Runner’s Knee is 1 of the top 5 running related injuries, accounting for up to 25-30% in all. In fact, it’s number 1 on the list. The most common cause that stops runners in their tracks. With 65-80% of runners getting injured each year that’s a big number.

Runner’s Knee is part of our running injuries season where we are focusing on the top 5 running injuries in detail. Giving you weekly info on what it is, why runners get it, the current gold standard treatment, top tips on the best exercises, plus personal encounters of our patients experience.


Runner’s Knee | What is it?

Runner’s Knee, or to give it it’s medical term, Patellofemoral Pain Syndrome (PFPS) can account for close to a third of all running related injuries among recreational runners. Also described as ‘anterior knee pain’ or ‘cinema goers knee’ it is pain derived from the lining of the Patellofemoral (kneecap) joint.

If you look at the anatomy of the knee your kneecap actually sits within your quadriceps (thigh) tendon, gliding up and down on the trochlea groove at the end your femur (thigh bone) when you straighten and bend the knee. Usually this happens smoothly as there is a slippery, shiny bit of cartilage between the bones helping to absorb the force. It’s actually the thickest bit of articular cartilage in your entire body as it transmits huge forces on a daily basis. However, when this cartilage gets overloaded and rubs too much it can get irritated causing inflammation to the synovial (inside) lining of the joint as shown in the diagram below.

 

Runner's Knee | What is it?

Patellofemoral (Kneecap) Joint with synovial lining highlighted

Symptoms typically include a vague ache, or discomfort at the front of the knee, often felt with ‘crepitus’ (a clicking or grinding sensation that can be heard on certain movements). It tends to be worse during the start the of the run, eases as you get going but then can return with increasing distances. Walking downstairs, and hills are often worse, as well as sitting for prolonged periods in cramped spaces, hence the term ‘cinema goers knee’.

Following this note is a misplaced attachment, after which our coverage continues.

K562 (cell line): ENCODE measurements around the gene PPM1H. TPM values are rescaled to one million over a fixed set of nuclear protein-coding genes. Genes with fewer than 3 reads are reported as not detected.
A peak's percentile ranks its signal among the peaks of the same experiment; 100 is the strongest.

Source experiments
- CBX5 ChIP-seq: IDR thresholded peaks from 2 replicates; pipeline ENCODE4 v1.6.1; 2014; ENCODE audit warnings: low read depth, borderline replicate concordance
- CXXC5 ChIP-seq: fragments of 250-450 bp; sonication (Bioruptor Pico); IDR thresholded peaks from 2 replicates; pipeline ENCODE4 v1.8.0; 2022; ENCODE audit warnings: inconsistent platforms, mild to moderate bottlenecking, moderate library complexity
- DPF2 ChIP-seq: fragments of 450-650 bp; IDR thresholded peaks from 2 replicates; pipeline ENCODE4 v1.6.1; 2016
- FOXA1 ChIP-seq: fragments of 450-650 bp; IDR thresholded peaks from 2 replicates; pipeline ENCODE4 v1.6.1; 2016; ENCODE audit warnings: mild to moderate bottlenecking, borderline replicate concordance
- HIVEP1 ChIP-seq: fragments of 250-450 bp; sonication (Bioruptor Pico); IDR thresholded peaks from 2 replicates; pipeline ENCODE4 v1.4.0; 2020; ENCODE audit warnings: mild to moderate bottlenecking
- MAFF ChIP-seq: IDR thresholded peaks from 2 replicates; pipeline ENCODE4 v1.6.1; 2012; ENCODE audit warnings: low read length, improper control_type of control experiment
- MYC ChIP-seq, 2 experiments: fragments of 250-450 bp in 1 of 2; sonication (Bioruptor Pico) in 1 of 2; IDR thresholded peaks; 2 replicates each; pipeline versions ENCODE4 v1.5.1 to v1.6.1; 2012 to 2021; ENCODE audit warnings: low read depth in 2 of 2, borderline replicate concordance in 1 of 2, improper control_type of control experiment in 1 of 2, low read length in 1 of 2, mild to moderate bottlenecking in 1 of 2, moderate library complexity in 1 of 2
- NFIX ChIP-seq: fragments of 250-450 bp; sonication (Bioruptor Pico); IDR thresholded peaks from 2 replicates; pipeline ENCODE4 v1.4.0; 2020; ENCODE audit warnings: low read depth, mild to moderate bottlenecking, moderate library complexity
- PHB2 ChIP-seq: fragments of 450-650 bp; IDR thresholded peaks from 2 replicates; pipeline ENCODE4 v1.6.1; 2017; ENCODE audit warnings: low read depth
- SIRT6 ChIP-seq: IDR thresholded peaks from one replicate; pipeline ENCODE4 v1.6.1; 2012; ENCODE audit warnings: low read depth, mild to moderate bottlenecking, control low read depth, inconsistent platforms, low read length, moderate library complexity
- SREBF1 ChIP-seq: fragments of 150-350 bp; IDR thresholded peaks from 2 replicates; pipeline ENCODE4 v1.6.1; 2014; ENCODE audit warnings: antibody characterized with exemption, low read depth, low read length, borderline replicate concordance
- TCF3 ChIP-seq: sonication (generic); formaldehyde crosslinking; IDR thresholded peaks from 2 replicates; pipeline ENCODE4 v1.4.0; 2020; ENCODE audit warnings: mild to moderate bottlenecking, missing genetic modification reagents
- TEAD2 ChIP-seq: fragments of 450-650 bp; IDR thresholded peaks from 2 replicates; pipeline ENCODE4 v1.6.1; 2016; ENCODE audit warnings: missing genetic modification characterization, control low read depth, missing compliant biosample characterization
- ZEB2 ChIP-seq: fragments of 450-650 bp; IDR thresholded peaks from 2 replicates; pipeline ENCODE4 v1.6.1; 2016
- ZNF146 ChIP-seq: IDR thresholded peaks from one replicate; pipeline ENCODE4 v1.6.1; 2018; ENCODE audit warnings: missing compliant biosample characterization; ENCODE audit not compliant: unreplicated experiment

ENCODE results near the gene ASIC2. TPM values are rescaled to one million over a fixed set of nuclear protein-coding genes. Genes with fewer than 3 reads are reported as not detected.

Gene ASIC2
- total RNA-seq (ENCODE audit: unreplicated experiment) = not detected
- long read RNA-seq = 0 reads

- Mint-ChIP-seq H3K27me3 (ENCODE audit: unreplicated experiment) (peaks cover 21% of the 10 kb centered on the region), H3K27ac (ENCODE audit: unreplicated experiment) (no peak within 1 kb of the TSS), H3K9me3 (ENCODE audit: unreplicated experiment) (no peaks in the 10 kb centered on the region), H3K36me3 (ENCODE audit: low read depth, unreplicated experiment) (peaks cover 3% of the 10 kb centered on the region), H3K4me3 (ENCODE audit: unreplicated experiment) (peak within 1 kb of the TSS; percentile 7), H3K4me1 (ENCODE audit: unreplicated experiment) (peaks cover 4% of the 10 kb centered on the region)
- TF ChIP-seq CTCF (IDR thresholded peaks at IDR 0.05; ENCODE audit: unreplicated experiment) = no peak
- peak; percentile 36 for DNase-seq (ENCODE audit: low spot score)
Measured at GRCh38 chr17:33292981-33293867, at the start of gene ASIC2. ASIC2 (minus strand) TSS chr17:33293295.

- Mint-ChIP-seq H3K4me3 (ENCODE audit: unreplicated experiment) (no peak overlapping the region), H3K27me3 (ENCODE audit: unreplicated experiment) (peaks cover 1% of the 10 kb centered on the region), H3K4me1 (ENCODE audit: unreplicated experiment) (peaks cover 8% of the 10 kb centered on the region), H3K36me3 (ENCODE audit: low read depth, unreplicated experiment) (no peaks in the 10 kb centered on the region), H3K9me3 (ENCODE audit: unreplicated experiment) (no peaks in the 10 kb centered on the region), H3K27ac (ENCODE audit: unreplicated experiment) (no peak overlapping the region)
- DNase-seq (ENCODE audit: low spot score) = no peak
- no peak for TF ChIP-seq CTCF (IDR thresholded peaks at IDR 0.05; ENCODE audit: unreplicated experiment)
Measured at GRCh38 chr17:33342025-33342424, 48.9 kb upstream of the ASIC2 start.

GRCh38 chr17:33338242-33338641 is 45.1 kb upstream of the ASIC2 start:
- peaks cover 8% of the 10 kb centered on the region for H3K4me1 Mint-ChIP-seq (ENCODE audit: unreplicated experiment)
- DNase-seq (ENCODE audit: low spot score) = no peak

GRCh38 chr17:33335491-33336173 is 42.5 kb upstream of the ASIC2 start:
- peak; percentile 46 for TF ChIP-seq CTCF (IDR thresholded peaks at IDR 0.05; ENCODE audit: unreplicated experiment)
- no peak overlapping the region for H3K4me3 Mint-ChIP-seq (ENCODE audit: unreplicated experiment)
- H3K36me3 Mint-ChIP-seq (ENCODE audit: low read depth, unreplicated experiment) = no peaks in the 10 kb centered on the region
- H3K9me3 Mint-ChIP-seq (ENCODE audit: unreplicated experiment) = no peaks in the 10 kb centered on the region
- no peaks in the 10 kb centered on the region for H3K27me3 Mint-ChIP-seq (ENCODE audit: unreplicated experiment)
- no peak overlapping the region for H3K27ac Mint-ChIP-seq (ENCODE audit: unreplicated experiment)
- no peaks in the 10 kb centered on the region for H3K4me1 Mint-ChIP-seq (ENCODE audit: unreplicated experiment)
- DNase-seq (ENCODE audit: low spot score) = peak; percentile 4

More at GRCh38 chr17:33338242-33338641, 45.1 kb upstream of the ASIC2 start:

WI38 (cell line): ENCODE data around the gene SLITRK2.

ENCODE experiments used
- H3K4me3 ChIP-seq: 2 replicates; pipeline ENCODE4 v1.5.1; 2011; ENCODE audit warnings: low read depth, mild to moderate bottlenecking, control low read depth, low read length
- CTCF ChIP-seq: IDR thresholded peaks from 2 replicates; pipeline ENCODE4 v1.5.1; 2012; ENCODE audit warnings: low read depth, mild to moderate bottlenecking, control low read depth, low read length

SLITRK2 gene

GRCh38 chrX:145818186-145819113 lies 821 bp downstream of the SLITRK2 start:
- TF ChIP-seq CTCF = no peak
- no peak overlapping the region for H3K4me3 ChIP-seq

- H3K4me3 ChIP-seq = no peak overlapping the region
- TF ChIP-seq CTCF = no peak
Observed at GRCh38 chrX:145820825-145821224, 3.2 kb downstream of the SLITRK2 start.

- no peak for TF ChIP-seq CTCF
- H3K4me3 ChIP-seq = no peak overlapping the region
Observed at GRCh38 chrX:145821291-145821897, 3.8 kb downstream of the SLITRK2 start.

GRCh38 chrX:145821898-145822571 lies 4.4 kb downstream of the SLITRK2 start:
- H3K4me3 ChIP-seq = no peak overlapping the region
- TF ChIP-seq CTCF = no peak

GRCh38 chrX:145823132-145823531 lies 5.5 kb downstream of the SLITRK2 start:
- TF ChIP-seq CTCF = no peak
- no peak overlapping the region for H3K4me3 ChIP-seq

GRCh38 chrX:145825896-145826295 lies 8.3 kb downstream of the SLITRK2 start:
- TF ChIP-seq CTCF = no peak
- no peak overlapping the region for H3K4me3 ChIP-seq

Runner’s Knee | Common causes

As we mentioned in our previous RUNNERS HUB blogs there are 3 key elements that make up an efficient, injury free runner:

  1. Technique,
  2. Strength & Control,
  3. A Tailored Training Week.

Commonly if there is a fault in just 1 element this can increase the risk of Runner’s Knee symptoms. Our RUN LAB package is suitable for runners of any level and aims to spot these faults before they even become a problem. A few common technique and control faults are shown below:

 

Runner's Knee | Why do runners get it?

HIP DROP

Runner's Knee | What is it?

DYNAMIC KNEE VALGUS

Runner's Knee | What is it?

UNCONTROLLED PRONATION

Runner's Knee | What is it?

OVER STRIDE

The most common cause of Runner’s Knee includes over training or simply doing too much, too soon. Look out for our upcoming blogs where we will be giving you some simple, golden tips on how to tailor your training to help prevent Runner’s Knee.

Finally, a very well referenced cause for Runner’s Knee symptoms is poor footwear. Its vital that your trainer fits to you, not you fitting to the trainer! Check out our recent injury prevention & treatment talks and promo events in collaboration with UP & RUNNING, Sheffield.

Next weeks blog looks at WHAT IS THE BEST TREATMENT FOR RUNNER’S KNEE?


Like our Facebook page to keep updated on more useful tips to improve your running efficiency, and stay injury-free.


Remember…

Running is Evolving. Keep up with the pace!